Global warming theory predicts an overall temperature rise over decades, but slowdowns, and even brief periods of cooling are not only possible; they’re inevitable. The climate system is complex and influenced by ocean currents, wind patterns, changes in vegetation and ice cover and dust particles in the air.
The decade that just ended is a case in point. While it was the warmest ten years on record, temperatures didn’t rise as fast during the 2000s as they did for the previous 30 years or so. And while they aren’t at all surprised by this, scientists are still trying to figure out why it happened.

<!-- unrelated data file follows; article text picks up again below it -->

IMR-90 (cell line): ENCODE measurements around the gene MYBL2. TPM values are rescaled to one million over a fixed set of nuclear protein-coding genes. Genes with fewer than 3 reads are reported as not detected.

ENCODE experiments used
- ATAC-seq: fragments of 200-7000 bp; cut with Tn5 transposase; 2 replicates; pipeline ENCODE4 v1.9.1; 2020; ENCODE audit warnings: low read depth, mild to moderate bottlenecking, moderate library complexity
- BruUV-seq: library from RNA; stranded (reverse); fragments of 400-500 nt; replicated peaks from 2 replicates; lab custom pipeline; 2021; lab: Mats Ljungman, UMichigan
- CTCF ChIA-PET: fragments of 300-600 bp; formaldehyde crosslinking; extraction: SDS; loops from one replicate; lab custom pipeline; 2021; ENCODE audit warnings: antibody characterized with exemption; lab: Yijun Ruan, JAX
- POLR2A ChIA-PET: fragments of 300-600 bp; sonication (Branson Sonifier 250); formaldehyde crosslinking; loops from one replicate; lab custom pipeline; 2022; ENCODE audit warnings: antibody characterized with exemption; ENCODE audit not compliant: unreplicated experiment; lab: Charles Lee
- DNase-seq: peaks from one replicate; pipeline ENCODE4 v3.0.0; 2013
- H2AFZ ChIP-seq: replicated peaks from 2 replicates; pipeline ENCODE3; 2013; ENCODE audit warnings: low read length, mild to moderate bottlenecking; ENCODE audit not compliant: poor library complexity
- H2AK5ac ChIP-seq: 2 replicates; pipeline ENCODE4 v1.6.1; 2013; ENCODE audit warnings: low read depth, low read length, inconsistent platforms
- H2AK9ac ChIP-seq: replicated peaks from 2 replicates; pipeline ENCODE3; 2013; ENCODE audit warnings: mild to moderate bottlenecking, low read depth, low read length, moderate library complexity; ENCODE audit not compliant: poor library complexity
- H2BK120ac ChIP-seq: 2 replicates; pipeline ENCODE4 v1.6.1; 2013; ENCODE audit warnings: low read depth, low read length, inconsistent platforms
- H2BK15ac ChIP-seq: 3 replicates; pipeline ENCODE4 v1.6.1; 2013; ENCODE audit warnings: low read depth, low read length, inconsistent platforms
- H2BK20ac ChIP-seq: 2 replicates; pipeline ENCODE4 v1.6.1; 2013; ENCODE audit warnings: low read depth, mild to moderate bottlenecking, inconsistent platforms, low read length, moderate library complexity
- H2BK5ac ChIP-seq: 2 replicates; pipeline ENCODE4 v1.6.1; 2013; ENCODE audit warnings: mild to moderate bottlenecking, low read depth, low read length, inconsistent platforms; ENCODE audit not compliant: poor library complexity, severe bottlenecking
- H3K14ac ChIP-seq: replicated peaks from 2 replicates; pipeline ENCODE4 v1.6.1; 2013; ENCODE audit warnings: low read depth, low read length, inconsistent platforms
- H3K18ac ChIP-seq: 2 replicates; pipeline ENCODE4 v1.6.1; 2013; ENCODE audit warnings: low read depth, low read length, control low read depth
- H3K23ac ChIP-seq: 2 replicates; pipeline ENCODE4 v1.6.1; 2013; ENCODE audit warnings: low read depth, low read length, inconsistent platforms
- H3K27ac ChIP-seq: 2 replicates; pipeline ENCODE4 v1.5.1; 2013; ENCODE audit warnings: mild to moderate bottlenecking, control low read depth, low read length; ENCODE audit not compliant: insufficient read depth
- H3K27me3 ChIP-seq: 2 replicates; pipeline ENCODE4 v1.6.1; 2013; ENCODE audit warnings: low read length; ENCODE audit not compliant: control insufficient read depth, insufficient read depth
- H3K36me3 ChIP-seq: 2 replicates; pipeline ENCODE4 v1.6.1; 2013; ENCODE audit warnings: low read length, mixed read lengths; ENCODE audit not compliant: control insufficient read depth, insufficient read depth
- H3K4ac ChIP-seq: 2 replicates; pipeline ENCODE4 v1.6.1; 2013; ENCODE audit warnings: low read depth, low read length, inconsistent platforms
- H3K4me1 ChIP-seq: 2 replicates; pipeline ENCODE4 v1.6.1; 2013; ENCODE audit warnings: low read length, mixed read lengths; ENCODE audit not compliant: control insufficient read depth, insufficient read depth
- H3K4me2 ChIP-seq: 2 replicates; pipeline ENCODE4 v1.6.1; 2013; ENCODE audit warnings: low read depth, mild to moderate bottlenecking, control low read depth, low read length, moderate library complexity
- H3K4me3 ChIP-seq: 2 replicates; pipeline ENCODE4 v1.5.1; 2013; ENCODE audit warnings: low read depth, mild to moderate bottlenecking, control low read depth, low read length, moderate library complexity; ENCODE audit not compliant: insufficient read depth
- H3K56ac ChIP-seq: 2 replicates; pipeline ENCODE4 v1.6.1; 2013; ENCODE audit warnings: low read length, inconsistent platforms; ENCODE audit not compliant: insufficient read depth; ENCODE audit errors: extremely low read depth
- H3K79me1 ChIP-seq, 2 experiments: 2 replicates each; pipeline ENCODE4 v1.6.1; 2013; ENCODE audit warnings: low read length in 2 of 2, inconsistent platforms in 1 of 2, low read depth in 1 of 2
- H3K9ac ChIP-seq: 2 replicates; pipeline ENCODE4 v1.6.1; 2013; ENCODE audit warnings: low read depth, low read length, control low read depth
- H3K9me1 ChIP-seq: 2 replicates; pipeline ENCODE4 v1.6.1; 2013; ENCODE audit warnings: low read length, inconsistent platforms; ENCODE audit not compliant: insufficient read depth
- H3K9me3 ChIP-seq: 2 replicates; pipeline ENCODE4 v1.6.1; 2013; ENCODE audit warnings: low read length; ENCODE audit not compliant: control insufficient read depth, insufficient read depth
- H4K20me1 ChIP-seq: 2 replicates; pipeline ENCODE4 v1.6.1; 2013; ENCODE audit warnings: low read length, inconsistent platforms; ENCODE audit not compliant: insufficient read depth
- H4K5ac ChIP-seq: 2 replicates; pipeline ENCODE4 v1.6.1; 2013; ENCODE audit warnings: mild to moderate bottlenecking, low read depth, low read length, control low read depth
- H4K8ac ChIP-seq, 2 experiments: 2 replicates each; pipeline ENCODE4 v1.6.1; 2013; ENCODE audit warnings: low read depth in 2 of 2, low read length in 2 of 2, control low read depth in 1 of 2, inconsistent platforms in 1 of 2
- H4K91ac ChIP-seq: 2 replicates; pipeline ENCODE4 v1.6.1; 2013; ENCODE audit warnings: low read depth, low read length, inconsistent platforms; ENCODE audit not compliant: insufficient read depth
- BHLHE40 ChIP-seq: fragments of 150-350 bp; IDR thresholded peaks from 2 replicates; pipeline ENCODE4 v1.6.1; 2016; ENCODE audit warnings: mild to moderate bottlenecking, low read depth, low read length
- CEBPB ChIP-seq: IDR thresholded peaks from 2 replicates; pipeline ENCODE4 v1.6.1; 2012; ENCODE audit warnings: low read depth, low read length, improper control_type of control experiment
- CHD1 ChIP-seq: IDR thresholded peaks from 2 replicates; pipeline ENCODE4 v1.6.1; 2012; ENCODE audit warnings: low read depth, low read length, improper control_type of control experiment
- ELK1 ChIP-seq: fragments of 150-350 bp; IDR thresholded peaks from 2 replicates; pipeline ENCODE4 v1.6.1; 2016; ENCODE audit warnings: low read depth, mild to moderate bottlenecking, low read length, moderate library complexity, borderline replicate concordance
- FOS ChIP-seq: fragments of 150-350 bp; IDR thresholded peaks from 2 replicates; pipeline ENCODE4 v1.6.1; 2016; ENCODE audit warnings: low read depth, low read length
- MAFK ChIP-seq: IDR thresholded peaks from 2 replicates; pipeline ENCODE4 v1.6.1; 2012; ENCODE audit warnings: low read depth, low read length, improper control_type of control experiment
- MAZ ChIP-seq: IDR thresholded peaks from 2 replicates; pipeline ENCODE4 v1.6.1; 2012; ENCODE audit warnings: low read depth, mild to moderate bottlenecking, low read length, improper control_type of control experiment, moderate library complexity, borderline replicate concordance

One culprit named in a new study is the coal plants in China, according to a new study just released. If unchecked by pollution controls, the sulfur spewing from their smokestack creates atmospheric particles that reflect some sunlight back into space, counteracting the warming effect from rising amounts of CO2.
China has been installing pollution controls on those plants. Without sulfate particles to counter the effects of CO2, says Robert K. Kaufmann, of Boston University’s Center for Energy and Environmental Studies, "there could be a big increase in warming -- and we’ve already seen that happening in 2009 and 2010. The hiatus is over."